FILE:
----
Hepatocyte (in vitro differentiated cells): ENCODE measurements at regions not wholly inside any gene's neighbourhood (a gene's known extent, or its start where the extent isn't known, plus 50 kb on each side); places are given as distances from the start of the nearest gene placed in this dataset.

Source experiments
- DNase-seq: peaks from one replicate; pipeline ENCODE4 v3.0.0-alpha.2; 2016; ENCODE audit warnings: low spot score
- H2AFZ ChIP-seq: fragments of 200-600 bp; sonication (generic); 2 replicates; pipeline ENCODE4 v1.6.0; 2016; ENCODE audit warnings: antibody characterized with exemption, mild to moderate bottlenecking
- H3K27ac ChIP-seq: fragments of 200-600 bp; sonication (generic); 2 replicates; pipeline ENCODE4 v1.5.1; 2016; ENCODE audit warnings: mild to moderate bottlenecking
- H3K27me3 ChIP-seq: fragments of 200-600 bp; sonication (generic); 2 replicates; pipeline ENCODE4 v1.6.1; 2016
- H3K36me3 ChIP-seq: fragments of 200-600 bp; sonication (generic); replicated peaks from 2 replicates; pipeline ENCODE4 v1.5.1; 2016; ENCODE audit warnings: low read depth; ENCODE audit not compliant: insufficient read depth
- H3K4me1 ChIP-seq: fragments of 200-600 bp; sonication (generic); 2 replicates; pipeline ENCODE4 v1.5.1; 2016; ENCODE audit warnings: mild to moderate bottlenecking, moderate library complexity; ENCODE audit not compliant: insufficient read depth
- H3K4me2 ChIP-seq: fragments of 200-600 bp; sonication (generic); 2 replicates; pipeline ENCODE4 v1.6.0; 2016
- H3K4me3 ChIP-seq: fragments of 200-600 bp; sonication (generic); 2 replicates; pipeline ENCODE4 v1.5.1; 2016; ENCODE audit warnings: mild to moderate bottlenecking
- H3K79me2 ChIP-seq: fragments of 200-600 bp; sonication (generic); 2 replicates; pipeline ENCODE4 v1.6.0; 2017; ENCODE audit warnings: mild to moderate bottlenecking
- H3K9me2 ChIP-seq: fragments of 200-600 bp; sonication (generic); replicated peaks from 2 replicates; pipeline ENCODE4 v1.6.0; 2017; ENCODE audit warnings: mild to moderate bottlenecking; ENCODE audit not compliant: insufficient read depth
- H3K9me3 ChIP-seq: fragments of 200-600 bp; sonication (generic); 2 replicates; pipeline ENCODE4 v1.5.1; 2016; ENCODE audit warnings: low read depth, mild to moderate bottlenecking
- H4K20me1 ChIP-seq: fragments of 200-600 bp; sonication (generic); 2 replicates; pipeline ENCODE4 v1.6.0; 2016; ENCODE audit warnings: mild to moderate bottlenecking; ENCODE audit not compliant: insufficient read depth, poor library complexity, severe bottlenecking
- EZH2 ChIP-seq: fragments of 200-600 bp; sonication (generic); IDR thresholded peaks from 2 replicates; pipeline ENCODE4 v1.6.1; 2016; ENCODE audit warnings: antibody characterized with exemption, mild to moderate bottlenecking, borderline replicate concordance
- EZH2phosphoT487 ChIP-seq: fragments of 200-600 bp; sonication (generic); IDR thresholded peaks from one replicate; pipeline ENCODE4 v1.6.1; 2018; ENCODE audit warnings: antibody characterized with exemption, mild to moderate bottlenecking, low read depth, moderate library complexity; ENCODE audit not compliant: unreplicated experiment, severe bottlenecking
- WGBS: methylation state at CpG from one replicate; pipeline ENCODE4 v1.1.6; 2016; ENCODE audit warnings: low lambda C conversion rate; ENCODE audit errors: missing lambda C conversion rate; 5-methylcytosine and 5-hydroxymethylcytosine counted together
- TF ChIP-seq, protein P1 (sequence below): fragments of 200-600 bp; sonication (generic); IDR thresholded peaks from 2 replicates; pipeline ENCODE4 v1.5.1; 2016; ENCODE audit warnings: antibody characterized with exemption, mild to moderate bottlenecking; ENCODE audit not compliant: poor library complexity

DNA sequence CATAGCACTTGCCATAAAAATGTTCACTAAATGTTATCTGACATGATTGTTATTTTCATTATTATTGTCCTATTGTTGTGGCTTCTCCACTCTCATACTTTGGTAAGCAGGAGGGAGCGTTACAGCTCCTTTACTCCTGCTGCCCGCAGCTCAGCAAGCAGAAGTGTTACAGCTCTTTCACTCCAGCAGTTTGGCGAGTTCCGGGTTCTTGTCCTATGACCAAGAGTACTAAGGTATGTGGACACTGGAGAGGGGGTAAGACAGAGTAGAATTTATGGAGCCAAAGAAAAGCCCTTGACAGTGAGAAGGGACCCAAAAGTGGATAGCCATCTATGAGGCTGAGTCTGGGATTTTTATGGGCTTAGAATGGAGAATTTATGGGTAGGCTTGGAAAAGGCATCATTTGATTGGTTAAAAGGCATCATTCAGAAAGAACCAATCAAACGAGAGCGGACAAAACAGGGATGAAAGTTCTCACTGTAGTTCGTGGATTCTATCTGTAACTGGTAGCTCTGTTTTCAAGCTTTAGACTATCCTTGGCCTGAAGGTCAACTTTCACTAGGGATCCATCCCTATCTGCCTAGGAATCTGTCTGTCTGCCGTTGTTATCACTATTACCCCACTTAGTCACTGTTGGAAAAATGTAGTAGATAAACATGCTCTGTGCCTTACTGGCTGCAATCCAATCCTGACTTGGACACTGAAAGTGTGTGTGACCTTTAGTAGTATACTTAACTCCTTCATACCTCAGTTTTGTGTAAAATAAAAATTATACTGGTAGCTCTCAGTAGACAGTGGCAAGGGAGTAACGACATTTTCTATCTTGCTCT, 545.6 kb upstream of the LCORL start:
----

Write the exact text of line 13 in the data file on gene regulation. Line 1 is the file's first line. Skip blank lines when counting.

- H3K9me3 ChIP-seq: fragments of 200-600 bp; sonication (generic); 2 replicates; pipeline ENCODE4 v1.5.1; 2016; ENCODE audit warnings: low read depth, mild to moderate bottlenecking